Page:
Why do I sometimes get no signal or poor reception only during the day?

Sun outage may affect your digital TV reception if you receive it via satellite.

What is sun outage?

It's a technical phenomenon which typically occurs during the months of March/April and September/October, and can last as long as 15 minutes a day and take place over a period of 15 days. On these days your reception may be affected.  For example, you may see the "No Signal" message on your television for a short period of time, up to 10 minutes. Normal service will resume after this time.

Why does it happen?

It happens because the radio frequency noise from the sun is at its peak strength and can interfere with the satellite signal, resulting in a brief service interruption.


You may experience temporary noise or service interruptions. Different areas will be affected on different dates and times during this period.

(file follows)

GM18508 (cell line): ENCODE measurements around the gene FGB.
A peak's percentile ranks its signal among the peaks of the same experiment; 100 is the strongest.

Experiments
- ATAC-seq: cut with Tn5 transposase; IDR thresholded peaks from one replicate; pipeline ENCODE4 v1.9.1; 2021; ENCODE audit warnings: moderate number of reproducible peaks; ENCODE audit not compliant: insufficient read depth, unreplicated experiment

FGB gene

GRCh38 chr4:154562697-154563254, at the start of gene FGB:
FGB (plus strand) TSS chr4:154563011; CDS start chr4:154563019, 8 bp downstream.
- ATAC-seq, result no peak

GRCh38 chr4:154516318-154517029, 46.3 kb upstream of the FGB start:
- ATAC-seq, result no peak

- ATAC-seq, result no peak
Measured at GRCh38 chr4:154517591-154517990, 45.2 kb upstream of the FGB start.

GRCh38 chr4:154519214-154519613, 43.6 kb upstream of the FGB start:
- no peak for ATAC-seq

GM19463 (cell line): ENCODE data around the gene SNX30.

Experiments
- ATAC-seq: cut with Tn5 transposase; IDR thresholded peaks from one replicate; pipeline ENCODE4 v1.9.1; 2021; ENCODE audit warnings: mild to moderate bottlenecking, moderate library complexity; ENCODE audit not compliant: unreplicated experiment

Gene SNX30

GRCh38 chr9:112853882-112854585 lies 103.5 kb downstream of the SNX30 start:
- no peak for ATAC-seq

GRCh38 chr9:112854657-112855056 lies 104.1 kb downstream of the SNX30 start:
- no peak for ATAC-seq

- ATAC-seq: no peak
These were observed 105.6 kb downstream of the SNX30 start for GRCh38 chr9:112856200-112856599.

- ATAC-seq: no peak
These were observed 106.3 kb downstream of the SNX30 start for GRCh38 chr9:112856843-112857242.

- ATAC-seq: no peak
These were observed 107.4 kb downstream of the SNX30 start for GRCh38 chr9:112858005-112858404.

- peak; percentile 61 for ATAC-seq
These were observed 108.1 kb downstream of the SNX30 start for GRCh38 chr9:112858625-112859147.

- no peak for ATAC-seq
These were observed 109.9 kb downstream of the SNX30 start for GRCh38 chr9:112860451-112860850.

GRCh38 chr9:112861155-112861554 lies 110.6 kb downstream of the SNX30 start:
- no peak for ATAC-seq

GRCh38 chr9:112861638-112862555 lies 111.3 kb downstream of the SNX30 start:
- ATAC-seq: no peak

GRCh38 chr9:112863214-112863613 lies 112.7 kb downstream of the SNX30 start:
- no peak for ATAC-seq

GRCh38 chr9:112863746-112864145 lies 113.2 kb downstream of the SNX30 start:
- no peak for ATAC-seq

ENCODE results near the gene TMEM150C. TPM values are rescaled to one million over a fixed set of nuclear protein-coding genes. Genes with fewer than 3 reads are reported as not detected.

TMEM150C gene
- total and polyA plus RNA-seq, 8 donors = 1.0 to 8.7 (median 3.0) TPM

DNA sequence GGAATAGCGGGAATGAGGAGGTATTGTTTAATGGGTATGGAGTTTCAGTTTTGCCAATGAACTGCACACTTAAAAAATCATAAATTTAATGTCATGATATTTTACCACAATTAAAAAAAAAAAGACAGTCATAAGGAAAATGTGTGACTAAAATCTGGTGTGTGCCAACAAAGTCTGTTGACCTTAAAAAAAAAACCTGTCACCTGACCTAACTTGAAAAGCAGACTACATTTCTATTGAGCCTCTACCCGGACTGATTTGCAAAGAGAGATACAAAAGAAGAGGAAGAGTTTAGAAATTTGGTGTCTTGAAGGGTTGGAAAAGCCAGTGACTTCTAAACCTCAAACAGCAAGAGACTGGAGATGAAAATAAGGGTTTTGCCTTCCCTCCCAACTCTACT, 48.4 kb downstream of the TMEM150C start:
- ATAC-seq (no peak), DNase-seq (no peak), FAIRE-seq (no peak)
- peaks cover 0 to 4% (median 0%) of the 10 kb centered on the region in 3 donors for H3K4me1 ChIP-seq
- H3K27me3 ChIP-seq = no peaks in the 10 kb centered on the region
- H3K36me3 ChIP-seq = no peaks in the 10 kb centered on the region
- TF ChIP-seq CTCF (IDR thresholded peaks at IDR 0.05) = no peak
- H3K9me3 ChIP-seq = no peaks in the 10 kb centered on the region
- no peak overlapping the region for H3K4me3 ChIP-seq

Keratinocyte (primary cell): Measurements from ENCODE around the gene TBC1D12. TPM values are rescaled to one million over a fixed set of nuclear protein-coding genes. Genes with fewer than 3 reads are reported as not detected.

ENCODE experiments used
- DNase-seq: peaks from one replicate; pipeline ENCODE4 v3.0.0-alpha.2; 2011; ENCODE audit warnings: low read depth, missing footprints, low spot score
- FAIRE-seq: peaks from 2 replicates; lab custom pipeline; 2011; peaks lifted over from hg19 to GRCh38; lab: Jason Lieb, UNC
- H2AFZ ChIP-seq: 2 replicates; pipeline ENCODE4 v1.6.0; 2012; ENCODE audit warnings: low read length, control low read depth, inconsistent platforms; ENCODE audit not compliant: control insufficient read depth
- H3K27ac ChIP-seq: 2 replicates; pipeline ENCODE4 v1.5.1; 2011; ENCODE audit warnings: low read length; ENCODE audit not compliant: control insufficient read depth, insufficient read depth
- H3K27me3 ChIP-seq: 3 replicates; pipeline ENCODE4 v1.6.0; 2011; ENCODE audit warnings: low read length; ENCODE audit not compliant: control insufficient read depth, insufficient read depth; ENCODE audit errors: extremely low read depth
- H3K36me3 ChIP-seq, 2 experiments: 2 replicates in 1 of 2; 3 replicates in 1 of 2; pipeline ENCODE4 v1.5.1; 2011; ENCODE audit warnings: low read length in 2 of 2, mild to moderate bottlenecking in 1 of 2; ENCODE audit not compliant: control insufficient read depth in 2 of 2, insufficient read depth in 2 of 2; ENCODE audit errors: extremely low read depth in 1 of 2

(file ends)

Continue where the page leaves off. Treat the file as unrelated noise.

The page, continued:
The effects of a sun outage vary from minimal to total outage throughout the 15 day period. Once it reaches its peak, the interference will gradually decrease becoming less noticeable each day after.

Longer outages

If you are experiencing the outage for longer periods of time, it's likely a symptom that your antenna is not operating in optimum condition. The dish may be affected by corrosion or rain fade, which amplifies the effects of these sun outages.  This is especially likely if your satellite dish is more than a few years' old and hasn't had its LNB (Low Noise Blocker) replaced during that time.

We recommend contacting an installer who can address any problems on-site and prevent any future reception issues.

UHF aerial

If you’re using a UHF aerial and not a satellite dish, your aerial may not be correctly positioned or aligned, or it may be too close to high powered machinery that produce radio interference with your TV signal. It’s best to contact your installer to check the aerial and realign or reposition it if necessary.  If you don't have a trusted installer, you can find one near you in this installer directory.

Was this helpful?